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Postscript: Blake’s Abnormal Psychology

Lest we drop off to sleep and dream that a few decades ago the subject of Blake’s lunacy passed quietly into the innocent and nostalgic half-light of primitive psychology, it might not be a bad idea to add a short postscript to Raymond Lister’s note. Abnormal Psychology: Current Perspectives is a hefty and up-to-date textbook widely used, for instance, in upper-level undergraduate courses, the early years of medical school, and the like. It was edited by a board of “contributing consultants” so long and so pee-aitch-deed and em-deed that it would put the editorial pages of some scholarly journals to shame. It professes the radical tolerance for mental differences of Laing and like-minded thinkers: “To see the manifest problems and illnesses of our society is to question the concept of the ‘well-adjusted person.’ To know the effect on language, literature, and art of the work of ‘mentally disturbed’ individuals is to be hesitant in pressing the claims of the homogenous ‘normal’ society as the greatest good.” “Acceptance means understanding.” “Establishing standard norms of acceptable behavior and labeling so-called inappropriate acts ‘abnormal’ has important consequences in terms of sanctioning a form of social control. Only by recognizing the importance of diversity and change does a society foster individual freedom and growth.”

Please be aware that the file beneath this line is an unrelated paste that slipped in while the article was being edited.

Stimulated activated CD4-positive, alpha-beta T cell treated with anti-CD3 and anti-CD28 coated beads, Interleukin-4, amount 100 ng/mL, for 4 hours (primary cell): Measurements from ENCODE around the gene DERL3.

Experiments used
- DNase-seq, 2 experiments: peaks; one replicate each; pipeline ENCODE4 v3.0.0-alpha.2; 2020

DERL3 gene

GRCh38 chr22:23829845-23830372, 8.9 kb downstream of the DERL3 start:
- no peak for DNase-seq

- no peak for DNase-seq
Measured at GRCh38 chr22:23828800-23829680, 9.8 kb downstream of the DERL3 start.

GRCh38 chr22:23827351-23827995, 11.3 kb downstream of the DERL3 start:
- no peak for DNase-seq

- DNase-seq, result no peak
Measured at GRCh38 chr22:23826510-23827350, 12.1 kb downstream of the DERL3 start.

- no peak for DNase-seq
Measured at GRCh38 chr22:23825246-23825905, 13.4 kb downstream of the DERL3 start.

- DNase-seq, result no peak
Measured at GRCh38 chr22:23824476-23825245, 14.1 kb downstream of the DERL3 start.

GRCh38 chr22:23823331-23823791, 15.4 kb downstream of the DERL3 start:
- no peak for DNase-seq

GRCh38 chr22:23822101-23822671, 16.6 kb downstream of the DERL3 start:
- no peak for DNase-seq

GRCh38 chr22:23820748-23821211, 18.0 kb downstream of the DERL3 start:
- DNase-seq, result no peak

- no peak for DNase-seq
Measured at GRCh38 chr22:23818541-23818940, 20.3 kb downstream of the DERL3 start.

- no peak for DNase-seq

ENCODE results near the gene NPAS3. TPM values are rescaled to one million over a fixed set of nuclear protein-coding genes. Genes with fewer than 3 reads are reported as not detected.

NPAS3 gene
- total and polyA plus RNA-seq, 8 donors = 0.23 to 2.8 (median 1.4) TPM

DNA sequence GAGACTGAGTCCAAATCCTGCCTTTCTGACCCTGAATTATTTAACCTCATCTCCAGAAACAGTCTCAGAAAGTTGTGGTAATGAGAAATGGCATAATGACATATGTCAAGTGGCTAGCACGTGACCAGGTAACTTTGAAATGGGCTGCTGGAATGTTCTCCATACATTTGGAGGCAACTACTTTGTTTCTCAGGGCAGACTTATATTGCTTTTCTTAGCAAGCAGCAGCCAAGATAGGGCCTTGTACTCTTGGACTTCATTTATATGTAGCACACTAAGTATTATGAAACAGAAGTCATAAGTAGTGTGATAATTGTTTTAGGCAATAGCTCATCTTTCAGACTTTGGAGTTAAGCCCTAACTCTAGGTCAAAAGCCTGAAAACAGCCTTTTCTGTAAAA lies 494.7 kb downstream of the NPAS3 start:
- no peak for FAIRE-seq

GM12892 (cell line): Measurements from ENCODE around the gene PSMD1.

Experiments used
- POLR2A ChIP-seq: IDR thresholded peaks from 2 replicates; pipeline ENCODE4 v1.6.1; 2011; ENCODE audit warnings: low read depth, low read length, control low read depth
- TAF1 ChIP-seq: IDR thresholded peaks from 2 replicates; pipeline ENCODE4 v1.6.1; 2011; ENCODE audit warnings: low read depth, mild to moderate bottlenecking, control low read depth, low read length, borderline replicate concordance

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Then, in the section on “Psychoses,” a couple of pages after three of Van Gogh’s paintings are reproduced with a caption remarking how his paintings “are a powerful representation of the blending of psychotic chaos and artistic genius,” we come across a reproduction of Sin, Death, and Satan at the Gates of Hell, from Blake’s illustrations of Paradise Lost, accompanying a caption that I suppose the Paradise Lost picture is intended to document.

An early-nineteenth-century writer referred to William Blake as “an unfortunate lunatic whose personal inoffensiveness secures him from confinement.” A retrospective diagnosis of Blake would probably label him a paranoid schizophrenic, for he made no secret of the fact that he was “ . . . under the direction of Messengers from Heaven, Daily and Nightly.” Blake’s first hallucination involving divine personages occurred at the age of four, and succeeding “visions” probably provided much of the material for his illustrations of works such as Milton’s Paradise Lost, which includes Satan Comes to the Gates of Hell, shown above. This watercolor illustration depicts Satan advancing from the left, preparing to confront Death, right. In the center, thrusting them apart, is Sin. Flames writhe in the background, and to the right is Hell’s latticed gate.

Curtis L. Barrett et al., contributing consultants, Abnormal Psychology: Current Perspectives (Del Mar, Calif.: CRM Books, 1972), p. 249, fig. 12.2.

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